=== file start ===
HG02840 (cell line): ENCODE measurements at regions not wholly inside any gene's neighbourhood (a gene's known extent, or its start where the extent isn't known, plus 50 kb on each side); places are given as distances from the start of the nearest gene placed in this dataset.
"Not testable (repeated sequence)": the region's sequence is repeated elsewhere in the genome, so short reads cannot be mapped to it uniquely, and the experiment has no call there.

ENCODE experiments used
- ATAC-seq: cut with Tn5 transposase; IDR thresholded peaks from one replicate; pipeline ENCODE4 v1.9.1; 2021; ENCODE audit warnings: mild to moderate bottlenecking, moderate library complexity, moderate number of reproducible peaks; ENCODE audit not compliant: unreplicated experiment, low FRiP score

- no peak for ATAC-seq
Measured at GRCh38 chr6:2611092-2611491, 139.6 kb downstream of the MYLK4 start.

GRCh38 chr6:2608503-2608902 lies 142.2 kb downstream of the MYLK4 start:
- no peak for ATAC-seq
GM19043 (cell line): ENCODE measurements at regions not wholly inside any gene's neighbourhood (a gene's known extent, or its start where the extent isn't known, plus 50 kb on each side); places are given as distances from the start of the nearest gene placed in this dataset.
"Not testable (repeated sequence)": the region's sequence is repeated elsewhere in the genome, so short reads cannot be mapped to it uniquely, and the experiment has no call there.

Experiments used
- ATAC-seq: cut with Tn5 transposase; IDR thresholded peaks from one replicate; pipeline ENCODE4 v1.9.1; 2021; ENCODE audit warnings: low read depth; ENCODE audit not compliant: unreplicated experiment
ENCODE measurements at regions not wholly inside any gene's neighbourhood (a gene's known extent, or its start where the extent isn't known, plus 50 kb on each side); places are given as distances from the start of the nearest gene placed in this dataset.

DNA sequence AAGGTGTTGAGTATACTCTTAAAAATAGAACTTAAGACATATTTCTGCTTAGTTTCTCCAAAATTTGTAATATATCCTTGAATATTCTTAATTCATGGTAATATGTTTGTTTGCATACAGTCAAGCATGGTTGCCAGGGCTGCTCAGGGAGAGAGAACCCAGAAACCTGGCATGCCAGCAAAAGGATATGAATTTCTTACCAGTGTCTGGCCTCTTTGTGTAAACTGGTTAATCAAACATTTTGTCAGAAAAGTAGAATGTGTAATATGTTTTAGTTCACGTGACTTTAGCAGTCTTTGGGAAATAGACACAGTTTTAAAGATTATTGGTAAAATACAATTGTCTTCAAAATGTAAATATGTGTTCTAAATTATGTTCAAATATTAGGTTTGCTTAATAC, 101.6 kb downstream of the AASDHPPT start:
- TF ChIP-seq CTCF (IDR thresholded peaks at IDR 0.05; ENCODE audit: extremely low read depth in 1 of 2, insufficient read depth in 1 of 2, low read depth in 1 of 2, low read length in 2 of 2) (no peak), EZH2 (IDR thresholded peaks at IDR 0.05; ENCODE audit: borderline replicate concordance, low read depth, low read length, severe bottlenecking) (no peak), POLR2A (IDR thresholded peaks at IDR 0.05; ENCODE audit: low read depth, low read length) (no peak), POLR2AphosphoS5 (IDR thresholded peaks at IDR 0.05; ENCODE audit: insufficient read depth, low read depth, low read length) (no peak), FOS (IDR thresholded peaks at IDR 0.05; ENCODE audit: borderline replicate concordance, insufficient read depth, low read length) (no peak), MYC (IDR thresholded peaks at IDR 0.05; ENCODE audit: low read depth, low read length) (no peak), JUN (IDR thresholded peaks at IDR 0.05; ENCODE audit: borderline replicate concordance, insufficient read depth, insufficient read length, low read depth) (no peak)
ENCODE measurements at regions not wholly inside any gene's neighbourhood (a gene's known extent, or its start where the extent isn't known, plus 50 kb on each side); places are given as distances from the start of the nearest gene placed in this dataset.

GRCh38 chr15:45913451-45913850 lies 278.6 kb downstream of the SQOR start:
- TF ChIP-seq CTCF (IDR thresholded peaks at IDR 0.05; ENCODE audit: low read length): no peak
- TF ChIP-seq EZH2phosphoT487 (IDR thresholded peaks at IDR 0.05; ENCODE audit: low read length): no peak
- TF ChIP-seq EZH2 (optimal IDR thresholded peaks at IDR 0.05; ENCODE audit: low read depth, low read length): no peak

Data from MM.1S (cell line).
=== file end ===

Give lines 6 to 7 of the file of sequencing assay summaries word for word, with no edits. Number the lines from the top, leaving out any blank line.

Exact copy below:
Measured at GRCh38 chr6:2611092-2611491, 139.6 kb downstream of the MYLK4 start.

GRCh38 chr6:2608503-2608902 lies 142.2 kb downstream of the MYLK4 start: